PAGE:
Hepatitis (Other) 101: Alcoholic Hepatitis
Learn more about Alcoholic Hepatitis in this patient companion, based on the AGA Clinical Practice Update "Medical Management of Severe Alcoholic Hepatitis."
Clinical Practice Updates are developed under the guidance of the AGA Institute Clinical Practice Updates Committee and provide best practice advice on cutting-edge topics in the practice of gastroenterology and hepatology. The Clinical Practice Updates are based on a combination of a review of the current scientific literature and expert opinion to help guide gastroenterologists and other health-care professionals at the point of care. The below information presents important content from AGA Clinical Practice Updates in a way that will help patients better understand AGA’s best practice advice on these new, hot-button topics.
AGA Clinical Practice Update: Medical Management of Severe Alcoholic Hepatitis
The information provided by the AGA Institute is not medical advice and should not be considered a replacement for seeing a medical professional.
- Alcoholic hepatitis, or AH, is a serious condition that happens when a person drinks a lot of alcohol over a long period of time.
- AH happens in people who are considered heavy drinkers.
- Heavy drinking is defined as regularly having more than 14 drinks per week for men, and more than 7 drinks per week for women.
- If left untreated, AH can result in death.
- Symptoms of AH include:
- Feeling very tired.
- Lack of appetite and weight loss.
- Tenderness, pain, and swelling of the liver and belly.
- Abnormal body temperature, heart rate, and breathing rate.
- Confusion and changes in behavior.
- Yellowing of the skin and eyes (jaundice).
- Jaundice is a hallmark sign of AH in heavy drinkers.
- Symptoms of AH happen very quickly. Patients with a history of heavy drinking who experience these symptoms should be seen by a doctor immediately.
- The cause of AH is heavy drinking over a long period of time, often for many years.
- When a person drinks alcohol, the liver breaks it down into substances that are toxic to the body. In a healthy person who drinks moderately, these toxins are removed from the body through urine. They do not cause long-term damage to the liver.
- AH is caused by a high level of these toxins in the body over a long period of time.
- These toxins may cause scarring of the liver (or cirrhosis) and make it harder for the liver to work correctly.
- Certain heavy drinkers are more likely to get AH than others. Risk factors for AH include:
- Being a woman.
- Being overweight or obese.
- The most accurate way to test for AH is through a liver biopsy, but this is not usually done.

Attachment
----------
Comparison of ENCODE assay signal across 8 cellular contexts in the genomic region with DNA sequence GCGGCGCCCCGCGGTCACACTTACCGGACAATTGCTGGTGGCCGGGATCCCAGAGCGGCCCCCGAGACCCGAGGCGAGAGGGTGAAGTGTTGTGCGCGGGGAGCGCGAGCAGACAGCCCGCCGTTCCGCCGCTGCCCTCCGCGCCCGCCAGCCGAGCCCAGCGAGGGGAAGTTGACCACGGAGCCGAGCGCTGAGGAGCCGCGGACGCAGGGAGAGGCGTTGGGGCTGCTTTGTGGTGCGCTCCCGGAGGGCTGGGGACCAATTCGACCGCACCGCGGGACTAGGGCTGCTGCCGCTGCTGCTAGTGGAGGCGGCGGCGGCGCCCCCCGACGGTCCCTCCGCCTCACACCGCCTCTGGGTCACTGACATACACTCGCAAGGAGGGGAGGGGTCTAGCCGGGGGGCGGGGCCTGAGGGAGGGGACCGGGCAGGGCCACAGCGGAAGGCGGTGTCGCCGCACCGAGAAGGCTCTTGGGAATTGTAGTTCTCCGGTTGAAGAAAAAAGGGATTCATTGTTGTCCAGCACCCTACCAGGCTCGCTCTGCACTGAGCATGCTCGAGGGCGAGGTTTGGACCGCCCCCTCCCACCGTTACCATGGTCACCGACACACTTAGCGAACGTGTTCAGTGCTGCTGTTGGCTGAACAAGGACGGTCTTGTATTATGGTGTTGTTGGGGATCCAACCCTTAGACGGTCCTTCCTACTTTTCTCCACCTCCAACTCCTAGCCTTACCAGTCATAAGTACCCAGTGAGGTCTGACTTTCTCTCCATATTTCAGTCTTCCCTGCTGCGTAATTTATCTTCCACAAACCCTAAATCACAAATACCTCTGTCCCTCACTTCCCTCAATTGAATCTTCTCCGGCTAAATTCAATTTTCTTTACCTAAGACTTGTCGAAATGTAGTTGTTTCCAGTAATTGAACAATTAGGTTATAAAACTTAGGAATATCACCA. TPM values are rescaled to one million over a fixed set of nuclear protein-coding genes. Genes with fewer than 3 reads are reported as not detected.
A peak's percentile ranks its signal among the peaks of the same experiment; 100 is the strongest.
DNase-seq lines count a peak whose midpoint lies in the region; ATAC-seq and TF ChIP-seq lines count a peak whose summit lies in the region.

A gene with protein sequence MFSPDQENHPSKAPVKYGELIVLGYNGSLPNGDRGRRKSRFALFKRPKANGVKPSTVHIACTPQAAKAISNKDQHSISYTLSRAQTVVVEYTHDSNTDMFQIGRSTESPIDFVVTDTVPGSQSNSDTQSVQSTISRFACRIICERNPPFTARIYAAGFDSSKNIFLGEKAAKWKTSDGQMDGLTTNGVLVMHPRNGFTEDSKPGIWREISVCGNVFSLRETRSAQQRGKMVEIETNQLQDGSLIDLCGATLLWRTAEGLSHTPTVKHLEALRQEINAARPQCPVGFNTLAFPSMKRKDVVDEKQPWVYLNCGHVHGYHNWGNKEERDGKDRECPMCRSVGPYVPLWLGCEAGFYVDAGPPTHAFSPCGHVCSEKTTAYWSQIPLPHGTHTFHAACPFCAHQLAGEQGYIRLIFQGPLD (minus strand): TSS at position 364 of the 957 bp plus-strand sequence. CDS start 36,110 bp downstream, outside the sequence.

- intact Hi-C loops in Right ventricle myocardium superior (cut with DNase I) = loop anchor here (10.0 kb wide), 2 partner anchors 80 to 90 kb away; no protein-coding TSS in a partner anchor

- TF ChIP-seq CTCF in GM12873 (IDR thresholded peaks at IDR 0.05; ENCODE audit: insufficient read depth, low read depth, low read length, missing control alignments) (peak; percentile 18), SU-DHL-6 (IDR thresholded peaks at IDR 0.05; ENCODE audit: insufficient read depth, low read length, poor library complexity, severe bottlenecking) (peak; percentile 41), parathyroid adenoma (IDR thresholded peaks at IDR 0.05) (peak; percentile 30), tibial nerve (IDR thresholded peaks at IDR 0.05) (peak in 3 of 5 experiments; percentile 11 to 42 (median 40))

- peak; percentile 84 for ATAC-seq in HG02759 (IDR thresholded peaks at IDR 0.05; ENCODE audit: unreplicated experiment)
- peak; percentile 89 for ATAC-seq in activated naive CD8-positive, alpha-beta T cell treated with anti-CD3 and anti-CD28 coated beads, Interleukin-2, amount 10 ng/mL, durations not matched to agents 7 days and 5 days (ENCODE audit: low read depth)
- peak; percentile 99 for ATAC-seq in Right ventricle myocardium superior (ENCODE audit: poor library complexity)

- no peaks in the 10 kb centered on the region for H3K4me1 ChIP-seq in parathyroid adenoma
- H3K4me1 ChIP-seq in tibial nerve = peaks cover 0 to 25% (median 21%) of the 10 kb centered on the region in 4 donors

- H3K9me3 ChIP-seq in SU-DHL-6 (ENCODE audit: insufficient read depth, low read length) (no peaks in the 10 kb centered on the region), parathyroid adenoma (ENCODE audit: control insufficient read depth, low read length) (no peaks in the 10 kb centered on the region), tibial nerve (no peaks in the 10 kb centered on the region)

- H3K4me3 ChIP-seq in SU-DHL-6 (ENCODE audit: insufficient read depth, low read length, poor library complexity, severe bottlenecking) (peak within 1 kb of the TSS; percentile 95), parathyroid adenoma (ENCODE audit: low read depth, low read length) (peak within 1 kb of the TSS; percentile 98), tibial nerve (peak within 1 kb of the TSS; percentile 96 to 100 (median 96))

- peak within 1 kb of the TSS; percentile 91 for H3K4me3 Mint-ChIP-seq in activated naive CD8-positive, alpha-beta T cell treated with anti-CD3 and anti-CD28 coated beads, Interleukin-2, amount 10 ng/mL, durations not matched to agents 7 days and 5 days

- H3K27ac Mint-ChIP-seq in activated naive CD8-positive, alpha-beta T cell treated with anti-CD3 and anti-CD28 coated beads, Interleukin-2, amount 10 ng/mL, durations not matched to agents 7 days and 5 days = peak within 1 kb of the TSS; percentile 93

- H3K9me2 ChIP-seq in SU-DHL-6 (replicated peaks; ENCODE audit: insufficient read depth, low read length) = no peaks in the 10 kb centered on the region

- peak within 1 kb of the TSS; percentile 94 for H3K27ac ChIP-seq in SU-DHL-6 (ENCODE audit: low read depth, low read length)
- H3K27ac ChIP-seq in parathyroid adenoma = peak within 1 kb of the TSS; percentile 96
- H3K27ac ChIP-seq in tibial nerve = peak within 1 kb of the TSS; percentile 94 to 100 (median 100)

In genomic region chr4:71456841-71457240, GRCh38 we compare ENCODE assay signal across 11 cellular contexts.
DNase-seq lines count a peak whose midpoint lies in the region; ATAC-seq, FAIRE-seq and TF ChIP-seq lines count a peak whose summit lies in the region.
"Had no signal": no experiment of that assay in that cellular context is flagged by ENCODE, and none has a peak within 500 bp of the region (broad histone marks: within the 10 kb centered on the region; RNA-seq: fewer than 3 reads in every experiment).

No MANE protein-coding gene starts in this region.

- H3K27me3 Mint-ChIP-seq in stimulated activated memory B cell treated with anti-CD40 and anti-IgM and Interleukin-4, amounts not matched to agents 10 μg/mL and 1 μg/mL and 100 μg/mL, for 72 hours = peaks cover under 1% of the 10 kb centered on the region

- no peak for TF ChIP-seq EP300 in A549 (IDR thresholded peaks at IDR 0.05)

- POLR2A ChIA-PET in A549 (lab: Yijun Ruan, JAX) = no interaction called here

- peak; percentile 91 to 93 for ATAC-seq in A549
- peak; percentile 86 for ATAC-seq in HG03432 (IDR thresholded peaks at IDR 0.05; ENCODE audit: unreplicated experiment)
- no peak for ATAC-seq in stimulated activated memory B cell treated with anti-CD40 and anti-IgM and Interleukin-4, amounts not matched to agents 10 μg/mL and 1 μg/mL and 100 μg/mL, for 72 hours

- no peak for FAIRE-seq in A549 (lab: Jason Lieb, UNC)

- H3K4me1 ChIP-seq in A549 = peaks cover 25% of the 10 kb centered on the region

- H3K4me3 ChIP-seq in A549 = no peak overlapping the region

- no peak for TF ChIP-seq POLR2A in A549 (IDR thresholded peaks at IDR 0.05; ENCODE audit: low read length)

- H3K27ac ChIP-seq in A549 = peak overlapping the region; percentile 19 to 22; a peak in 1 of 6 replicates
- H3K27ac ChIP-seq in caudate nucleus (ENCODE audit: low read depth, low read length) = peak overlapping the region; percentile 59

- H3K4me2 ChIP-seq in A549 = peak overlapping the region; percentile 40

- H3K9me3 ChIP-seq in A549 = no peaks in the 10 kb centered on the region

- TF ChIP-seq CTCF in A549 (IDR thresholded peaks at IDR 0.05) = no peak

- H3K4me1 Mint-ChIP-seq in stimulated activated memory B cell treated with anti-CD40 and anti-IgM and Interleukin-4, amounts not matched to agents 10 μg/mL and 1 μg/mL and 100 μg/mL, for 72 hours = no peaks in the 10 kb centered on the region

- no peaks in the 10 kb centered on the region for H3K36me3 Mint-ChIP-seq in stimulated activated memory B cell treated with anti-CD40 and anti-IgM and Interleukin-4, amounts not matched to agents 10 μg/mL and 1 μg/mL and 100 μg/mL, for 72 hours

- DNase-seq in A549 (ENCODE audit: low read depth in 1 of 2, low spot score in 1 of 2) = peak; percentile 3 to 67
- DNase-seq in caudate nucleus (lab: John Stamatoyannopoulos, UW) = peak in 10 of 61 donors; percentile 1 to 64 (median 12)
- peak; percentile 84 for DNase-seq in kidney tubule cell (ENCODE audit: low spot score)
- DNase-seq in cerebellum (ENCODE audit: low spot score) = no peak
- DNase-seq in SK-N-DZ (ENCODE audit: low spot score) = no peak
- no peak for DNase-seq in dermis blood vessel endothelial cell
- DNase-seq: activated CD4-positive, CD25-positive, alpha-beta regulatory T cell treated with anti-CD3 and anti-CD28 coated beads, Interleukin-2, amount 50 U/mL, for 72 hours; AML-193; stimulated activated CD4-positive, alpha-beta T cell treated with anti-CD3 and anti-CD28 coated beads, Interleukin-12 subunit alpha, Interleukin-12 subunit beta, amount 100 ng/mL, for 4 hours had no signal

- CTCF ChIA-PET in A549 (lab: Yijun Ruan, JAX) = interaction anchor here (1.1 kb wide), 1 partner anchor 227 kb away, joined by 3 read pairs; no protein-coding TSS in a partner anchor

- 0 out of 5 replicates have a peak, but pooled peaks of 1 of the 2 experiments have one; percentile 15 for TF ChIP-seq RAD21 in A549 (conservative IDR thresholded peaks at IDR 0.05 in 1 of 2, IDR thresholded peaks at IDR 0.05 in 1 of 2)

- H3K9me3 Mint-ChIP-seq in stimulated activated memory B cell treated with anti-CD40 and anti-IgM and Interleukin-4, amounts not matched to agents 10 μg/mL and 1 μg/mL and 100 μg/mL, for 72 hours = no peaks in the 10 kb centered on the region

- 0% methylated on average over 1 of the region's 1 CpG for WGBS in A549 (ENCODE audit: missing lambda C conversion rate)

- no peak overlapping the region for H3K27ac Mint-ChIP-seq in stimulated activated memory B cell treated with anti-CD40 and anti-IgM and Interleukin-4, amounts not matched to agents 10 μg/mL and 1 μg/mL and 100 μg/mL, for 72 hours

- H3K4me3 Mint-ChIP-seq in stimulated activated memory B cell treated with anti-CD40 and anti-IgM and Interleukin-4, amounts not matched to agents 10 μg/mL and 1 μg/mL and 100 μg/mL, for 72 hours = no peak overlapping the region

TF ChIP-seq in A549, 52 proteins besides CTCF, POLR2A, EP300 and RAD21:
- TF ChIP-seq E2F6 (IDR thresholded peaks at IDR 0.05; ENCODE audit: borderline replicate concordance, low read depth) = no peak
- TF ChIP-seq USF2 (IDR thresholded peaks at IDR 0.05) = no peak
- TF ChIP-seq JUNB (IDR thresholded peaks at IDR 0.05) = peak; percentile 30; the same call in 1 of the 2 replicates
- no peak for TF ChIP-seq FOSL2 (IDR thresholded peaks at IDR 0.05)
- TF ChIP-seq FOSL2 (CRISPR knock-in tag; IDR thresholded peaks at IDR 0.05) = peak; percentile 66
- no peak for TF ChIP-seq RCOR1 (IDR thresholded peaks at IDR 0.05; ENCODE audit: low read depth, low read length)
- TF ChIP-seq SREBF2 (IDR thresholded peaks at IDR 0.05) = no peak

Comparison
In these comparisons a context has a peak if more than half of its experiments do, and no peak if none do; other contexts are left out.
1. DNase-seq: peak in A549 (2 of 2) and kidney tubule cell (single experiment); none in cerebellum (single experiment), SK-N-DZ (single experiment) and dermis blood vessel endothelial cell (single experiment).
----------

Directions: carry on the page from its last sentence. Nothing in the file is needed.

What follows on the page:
- In a liver biopsy, the doctor inserts a small needle into the liver and takes a small piece of tissue from the liver so that it can be viewed under a microscope.
- Other ways to test for AH liver failure are to take a blood test and check for symptoms of AH. Someone is more likely to have AH if the following are true:
- The person has a past of heavy drinking over many months or years.
- The person has yellowing of the skin and eyes (jaundice) within 60 days after a bout of heavy drinking.
- The person’s blood levels of certain chemicals, such as bilirubin, are higher than normal.
- Most persons with AH are initially hospitalized.
- Stopping drinking
- The best way to treat AH is to stop drinking alcohol. Patients who return to drinking heavily after having AH are more likely to die or have serious health issues.
- You can work with your doctor to find ways to stop drinking, such as:
- Joining a support group.
- Taking certain medications that make you less likely to drink.
- Seeing a therapist or counselor.
- Drug treatment
- Certain drugs can help reduce the liver damage that is caused by AH.
- These drugs reduce the amount of inflammation in the body, making the liver less likely to scar and stop working.
- The two most commonly used drugs for AH are glucocorticoids such as prednisone (a type of steroid) and pentoxifylline (or PTX).
- Steroids are effective at treating AH, but they can have serious side effects. They should not be taken by patients with certain infections or health conditions.
- Patients who cannot take steroids or who do not respond to steroid treatment may be prescribed PTX.
- People with a history of heavy drinking tend to have malnutrition. This means they are not getting enough calories and nutrients to keep their body healthy.
- Patients with AH who have malnutrition are more likely to die.
- Treating malnutrition is an effective way to treat AH and reverse some of its effects.
- Some patients may require a feeding tube for a while to get the nutrients they need to treat AH. Other patients can be treated by making sure they are eating enough healthy food.
- A high-protein diet is important for treating AH. Foods that are high in protein include:
- Meats and seafood.
- Eggs, milk, cheese, and yogurt.
- Beans and nuts.
- Whole grains such as whole wheat bread, brown rice, and oatmeal.
- If AH is not treated right away, it can lead to serious health issues, including:
- Continued scarring (cirrhosis) of the liver and reduced liver function.
- Enlarged veins (varices) in the esophagus which can lead to serious internal bleeding.
- Brain damage or even coma from the build-up of toxins in the blood.
- Kidney failure.
©AGA, July 2016